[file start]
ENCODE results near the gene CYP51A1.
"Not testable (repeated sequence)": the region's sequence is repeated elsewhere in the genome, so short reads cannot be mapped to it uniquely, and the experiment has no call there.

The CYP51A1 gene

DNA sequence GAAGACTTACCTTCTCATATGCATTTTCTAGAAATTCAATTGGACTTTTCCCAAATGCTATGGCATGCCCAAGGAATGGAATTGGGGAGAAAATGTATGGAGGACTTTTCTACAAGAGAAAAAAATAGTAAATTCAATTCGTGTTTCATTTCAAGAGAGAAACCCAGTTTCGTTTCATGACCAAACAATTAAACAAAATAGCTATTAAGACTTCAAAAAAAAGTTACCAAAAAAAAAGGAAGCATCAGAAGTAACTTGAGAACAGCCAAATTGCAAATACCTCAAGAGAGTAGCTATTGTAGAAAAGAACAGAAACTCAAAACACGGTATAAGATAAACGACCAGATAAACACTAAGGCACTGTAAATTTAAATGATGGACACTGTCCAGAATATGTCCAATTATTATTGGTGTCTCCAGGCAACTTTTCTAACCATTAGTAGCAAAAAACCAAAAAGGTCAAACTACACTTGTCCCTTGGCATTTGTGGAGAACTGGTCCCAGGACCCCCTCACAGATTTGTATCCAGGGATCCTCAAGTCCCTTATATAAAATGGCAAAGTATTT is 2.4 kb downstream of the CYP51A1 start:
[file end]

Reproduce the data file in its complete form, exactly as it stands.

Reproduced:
ENCODE results near the gene CYP51A1.
"Not testable (repeated sequence)": the region's sequence is repeated elsewhere in the genome, so short reads cannot be mapped to it uniquely, and the experiment has no call there.

The CYP51A1 gene

DNA sequence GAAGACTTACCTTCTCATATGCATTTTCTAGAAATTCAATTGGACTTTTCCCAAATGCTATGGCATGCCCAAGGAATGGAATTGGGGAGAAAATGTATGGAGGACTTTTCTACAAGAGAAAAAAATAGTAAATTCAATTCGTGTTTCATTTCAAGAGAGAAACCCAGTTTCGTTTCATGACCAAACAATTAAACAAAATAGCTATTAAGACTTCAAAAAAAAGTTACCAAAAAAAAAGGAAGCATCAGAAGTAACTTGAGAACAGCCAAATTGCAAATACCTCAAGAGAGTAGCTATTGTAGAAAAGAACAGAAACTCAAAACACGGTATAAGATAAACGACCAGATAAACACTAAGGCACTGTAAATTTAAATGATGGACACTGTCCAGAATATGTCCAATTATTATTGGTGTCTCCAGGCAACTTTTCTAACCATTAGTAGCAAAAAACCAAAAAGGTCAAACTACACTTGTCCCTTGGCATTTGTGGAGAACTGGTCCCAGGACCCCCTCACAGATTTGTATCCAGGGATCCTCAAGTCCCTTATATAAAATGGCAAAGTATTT is 2.4 kb downstream of the CYP51A1 start: